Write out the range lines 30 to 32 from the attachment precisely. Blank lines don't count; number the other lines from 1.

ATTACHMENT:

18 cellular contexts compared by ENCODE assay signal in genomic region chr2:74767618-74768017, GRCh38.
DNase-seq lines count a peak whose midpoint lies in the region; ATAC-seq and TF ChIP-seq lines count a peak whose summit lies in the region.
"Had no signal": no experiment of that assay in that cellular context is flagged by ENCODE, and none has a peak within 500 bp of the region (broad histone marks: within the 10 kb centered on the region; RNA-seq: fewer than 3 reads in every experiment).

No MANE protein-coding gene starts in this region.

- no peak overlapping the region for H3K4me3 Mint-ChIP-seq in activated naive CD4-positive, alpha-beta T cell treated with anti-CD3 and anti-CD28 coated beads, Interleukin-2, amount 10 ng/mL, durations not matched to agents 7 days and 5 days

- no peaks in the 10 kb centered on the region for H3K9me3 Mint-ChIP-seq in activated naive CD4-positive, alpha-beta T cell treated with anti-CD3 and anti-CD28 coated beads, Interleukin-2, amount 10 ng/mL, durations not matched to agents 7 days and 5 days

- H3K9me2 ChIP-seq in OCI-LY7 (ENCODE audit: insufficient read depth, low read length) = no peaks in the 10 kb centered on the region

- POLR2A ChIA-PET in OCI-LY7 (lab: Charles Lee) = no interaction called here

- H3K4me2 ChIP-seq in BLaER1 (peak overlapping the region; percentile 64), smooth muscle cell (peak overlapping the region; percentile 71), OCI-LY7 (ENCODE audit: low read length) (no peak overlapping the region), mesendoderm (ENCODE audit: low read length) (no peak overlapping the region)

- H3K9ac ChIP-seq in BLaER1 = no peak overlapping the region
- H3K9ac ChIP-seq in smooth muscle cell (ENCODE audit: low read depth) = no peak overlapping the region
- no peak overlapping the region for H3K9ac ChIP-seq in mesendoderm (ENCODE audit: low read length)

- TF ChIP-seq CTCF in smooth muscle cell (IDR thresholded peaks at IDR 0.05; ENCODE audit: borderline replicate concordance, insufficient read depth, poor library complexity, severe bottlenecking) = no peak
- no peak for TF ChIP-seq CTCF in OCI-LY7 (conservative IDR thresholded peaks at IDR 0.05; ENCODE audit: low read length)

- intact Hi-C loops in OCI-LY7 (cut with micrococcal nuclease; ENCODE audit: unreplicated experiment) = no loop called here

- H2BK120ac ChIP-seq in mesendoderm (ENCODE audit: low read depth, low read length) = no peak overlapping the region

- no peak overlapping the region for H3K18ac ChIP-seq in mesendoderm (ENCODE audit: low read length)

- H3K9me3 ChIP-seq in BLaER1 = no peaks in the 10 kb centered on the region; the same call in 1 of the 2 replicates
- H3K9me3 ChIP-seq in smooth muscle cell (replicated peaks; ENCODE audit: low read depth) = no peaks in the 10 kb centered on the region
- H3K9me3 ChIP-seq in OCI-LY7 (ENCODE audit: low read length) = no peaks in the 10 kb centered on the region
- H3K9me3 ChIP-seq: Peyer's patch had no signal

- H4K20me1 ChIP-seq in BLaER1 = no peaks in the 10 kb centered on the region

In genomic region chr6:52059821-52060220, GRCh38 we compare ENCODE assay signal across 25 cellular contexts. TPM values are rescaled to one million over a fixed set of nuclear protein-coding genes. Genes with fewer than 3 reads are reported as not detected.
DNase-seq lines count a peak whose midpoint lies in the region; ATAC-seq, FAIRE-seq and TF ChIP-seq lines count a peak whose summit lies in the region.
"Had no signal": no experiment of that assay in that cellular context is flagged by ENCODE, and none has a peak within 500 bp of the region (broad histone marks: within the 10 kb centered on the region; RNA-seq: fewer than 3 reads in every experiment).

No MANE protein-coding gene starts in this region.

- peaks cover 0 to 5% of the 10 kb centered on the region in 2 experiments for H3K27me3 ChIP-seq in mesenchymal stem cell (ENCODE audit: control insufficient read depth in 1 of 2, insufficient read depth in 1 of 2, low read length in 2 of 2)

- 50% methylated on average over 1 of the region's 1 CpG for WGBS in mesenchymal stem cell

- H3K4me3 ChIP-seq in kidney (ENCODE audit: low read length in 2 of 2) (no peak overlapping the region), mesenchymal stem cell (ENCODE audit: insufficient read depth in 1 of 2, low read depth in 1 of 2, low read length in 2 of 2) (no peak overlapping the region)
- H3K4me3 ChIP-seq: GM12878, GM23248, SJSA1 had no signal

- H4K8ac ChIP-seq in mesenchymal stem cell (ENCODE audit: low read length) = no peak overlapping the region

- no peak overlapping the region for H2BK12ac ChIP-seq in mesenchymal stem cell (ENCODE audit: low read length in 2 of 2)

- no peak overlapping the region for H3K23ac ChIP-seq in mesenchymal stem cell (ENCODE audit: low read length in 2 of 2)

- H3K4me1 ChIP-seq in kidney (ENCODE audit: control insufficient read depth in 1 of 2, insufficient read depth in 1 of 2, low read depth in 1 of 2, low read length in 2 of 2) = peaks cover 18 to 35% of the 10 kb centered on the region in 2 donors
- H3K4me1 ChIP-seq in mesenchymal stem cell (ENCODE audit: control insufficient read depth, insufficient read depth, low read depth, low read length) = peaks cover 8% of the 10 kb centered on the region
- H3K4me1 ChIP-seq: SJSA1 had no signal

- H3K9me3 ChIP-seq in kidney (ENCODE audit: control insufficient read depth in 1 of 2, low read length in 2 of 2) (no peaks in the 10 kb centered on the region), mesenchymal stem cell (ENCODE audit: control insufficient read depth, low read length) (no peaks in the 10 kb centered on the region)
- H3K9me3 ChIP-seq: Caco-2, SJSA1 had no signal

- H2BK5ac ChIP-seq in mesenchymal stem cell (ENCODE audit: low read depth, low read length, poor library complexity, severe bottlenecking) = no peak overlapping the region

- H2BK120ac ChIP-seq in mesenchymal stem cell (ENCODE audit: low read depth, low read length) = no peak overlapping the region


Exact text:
- H3K4me3 ChIP-seq: GM12878, GM23248, SJSA1 had no signal

- H4K8ac ChIP-seq in mesenchymal stem cell (ENCODE audit: low read length) = no peak overlapping the region

- no peak overlapping the region for H2BK12ac ChIP-seq in mesenchymal stem cell (ENCODE audit: low read length in 2 of 2)